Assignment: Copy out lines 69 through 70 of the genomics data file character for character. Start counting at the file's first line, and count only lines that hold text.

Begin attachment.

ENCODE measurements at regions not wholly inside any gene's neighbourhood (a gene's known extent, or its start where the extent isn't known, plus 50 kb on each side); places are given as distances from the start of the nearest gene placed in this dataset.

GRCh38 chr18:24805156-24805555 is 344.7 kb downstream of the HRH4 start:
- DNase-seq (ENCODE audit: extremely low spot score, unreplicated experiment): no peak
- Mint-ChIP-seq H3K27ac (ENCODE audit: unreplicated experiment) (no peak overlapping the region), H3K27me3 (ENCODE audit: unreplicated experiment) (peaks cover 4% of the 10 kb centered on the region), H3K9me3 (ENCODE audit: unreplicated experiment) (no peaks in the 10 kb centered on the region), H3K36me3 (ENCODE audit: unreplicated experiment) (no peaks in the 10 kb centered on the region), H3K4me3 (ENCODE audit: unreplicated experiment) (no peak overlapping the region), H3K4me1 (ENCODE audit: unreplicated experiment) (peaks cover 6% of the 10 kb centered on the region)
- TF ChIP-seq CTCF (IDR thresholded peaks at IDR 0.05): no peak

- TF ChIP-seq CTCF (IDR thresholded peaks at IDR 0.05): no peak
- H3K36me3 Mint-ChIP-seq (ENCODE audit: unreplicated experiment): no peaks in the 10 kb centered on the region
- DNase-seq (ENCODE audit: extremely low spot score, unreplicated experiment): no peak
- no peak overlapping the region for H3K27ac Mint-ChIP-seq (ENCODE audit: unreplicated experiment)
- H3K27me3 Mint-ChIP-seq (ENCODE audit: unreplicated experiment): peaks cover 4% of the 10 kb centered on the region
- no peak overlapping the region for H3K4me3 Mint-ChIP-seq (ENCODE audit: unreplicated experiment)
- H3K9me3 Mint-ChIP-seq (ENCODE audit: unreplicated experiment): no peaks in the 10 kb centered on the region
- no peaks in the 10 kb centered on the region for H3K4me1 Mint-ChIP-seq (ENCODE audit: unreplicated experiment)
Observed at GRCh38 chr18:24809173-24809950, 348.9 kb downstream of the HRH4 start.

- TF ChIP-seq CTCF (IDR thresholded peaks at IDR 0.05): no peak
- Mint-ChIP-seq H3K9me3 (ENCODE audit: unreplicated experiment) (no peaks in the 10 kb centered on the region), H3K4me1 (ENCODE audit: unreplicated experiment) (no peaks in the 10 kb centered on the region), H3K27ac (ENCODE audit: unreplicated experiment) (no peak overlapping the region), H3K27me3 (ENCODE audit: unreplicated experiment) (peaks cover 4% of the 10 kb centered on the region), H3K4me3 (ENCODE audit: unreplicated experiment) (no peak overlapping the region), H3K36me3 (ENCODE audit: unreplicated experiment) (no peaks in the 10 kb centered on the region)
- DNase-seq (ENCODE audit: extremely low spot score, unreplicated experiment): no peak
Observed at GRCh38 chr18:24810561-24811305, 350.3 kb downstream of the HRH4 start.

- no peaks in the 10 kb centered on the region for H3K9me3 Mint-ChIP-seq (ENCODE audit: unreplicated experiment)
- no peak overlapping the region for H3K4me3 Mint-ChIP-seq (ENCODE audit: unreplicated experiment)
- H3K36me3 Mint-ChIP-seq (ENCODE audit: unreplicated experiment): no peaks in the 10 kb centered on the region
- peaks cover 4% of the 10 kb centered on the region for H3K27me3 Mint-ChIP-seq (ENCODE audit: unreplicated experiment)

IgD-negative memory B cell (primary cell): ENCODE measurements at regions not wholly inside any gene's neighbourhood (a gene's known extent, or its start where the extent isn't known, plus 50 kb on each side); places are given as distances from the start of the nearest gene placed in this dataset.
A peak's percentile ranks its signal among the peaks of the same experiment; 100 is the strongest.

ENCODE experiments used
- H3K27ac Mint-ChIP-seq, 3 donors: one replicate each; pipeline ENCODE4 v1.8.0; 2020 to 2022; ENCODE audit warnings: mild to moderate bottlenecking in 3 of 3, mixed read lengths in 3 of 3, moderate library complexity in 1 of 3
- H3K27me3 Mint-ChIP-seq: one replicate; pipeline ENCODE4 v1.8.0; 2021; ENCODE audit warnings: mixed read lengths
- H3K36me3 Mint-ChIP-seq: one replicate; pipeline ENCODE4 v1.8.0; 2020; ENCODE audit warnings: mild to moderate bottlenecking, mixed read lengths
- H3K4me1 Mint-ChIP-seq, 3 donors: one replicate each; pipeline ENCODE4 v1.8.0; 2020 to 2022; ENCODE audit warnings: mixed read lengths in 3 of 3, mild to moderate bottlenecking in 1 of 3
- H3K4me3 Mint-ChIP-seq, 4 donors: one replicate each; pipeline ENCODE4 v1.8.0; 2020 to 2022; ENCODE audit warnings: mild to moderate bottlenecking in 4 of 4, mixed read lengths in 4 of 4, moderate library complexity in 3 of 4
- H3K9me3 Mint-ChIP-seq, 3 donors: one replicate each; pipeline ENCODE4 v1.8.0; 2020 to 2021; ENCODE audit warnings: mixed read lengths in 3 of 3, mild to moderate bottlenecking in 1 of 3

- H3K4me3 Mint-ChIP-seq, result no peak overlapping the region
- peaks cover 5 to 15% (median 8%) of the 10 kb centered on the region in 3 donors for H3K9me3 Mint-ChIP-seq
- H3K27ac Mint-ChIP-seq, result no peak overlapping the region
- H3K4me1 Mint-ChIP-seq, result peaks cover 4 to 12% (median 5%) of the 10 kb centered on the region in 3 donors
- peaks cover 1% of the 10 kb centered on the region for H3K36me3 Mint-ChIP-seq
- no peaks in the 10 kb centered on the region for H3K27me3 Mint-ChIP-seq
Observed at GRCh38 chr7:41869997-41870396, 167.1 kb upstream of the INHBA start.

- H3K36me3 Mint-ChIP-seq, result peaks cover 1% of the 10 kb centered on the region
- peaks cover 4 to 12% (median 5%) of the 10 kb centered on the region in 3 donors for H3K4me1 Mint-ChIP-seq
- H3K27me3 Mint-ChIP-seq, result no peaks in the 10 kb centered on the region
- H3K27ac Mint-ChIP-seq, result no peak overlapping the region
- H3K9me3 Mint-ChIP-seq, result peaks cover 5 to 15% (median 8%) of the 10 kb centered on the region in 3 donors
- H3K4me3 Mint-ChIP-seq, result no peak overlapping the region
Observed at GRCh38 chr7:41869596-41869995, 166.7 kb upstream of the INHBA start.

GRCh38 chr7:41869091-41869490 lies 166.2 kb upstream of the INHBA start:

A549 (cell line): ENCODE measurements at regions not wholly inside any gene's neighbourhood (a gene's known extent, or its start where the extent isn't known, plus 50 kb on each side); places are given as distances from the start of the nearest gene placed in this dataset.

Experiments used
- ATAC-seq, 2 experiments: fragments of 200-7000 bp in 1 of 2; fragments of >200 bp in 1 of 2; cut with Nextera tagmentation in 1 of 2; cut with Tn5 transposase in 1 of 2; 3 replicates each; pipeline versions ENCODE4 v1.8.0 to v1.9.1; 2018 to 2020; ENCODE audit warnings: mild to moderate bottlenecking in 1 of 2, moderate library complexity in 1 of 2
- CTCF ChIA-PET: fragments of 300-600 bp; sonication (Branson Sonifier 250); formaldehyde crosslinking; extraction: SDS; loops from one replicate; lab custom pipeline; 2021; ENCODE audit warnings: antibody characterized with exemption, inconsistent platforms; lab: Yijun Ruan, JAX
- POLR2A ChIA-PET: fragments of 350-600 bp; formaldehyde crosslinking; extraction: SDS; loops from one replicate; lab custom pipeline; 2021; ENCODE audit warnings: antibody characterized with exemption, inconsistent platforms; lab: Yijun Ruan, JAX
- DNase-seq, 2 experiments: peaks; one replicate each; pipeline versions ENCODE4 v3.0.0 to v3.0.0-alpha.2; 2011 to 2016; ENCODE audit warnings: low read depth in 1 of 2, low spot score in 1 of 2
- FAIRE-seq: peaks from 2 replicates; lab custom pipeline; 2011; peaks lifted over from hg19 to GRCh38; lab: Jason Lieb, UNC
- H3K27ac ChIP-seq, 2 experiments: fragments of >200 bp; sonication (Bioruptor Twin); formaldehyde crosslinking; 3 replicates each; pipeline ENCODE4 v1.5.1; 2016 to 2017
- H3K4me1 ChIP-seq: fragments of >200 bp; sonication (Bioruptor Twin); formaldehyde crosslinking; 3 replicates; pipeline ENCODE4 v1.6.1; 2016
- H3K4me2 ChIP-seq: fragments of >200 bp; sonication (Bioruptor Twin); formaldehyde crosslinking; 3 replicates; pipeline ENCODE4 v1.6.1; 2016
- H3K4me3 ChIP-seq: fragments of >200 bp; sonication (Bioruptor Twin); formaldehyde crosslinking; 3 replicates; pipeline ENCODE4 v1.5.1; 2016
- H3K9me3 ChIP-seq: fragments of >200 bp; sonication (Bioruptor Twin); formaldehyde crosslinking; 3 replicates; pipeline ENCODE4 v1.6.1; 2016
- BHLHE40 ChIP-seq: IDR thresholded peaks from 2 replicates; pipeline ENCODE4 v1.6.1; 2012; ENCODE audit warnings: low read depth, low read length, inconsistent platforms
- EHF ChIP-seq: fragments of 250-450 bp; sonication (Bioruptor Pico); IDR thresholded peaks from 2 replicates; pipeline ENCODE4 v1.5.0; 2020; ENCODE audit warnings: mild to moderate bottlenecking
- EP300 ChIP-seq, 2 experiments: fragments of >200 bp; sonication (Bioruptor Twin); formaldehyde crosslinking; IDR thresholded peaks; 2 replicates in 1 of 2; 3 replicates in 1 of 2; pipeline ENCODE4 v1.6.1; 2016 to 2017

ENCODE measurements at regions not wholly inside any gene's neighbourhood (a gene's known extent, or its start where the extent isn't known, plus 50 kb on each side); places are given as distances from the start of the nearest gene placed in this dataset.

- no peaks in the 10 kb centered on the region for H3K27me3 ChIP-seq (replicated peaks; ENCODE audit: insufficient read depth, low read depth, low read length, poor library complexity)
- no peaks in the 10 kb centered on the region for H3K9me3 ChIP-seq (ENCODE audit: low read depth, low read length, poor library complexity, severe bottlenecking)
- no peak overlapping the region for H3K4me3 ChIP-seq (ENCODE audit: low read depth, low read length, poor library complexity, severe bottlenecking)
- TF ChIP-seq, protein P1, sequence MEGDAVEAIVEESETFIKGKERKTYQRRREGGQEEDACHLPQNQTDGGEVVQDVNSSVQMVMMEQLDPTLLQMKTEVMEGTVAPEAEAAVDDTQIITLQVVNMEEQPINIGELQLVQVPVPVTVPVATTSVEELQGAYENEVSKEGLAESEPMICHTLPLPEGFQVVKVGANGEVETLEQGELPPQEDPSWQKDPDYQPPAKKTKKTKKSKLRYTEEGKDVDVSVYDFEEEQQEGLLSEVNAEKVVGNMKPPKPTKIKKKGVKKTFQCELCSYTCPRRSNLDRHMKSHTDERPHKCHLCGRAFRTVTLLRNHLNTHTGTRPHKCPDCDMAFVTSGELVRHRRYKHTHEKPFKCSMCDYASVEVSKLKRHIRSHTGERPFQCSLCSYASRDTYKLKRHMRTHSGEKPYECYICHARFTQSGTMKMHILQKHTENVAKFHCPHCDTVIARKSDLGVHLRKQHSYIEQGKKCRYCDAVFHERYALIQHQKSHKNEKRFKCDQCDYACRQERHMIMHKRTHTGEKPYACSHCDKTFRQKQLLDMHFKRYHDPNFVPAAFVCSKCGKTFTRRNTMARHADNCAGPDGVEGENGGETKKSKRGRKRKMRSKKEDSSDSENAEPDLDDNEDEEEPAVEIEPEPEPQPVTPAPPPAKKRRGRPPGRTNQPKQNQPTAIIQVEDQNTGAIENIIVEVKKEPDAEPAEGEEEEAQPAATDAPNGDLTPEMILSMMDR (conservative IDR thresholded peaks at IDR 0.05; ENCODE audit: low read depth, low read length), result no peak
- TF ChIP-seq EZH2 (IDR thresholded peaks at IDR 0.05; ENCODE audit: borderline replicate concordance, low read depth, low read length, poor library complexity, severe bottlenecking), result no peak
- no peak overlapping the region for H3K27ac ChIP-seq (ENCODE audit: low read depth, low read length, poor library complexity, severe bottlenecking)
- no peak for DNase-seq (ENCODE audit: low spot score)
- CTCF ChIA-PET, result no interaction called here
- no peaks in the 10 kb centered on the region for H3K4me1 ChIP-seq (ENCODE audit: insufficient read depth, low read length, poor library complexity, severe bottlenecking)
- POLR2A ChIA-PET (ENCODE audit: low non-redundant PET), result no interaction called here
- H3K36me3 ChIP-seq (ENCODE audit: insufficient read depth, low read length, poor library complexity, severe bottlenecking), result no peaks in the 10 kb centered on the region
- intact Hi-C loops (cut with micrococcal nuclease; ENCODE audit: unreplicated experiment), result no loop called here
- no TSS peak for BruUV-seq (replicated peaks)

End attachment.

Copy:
- no peak for DNase-seq (ENCODE audit: low spot score)
- CTCF ChIA-PET, result no interaction called here